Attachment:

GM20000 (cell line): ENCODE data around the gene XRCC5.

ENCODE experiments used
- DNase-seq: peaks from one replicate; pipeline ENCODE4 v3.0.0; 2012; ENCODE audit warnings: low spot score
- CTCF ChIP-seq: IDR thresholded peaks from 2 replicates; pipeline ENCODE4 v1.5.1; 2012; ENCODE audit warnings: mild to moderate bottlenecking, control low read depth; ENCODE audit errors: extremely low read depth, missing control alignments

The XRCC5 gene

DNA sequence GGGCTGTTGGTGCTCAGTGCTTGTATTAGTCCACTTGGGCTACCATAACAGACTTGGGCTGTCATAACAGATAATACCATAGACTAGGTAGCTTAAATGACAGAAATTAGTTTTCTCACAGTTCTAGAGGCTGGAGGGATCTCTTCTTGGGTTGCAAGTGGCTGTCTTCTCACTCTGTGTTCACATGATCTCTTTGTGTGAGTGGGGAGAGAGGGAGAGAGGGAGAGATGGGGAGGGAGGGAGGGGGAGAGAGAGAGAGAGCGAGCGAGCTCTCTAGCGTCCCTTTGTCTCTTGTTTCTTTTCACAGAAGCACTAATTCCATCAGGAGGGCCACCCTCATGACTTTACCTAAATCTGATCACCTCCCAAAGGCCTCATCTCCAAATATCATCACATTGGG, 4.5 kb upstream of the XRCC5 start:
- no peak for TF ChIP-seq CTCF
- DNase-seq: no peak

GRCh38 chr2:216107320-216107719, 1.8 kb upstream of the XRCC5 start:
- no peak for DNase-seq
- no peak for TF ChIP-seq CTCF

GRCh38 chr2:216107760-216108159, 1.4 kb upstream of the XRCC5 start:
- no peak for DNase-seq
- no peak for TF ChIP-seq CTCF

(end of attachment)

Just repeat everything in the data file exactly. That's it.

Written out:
GM20000 (cell line): ENCODE data around the gene XRCC5.

ENCODE experiments used
- DNase-seq: peaks from one replicate; pipeline ENCODE4 v3.0.0; 2012; ENCODE audit warnings: low spot score
- CTCF ChIP-seq: IDR thresholded peaks from 2 replicates; pipeline ENCODE4 v1.5.1; 2012; ENCODE audit warnings: mild to moderate bottlenecking, control low read depth; ENCODE audit errors: extremely low read depth, missing control alignments

The XRCC5 gene

DNA sequence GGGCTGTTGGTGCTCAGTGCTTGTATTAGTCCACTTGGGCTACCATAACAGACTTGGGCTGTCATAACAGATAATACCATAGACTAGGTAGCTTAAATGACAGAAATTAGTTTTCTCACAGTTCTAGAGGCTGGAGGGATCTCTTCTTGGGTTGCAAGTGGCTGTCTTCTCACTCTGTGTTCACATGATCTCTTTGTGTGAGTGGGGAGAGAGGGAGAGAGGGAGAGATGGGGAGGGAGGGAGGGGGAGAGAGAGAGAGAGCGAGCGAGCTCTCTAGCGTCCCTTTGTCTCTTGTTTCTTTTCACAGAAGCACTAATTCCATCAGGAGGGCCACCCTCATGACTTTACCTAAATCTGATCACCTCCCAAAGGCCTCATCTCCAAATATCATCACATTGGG, 4.5 kb upstream of the XRCC5 start:
- no peak for TF ChIP-seq CTCF
- DNase-seq: no peak

GRCh38 chr2:216107320-216107719, 1.8 kb upstream of the XRCC5 start:
- no peak for DNase-seq
- no peak for TF ChIP-seq CTCF

GRCh38 chr2:216107760-216108159, 1.4 kb upstream of the XRCC5 start:
- no peak for DNase-seq
- no peak for TF ChIP-seq CTCF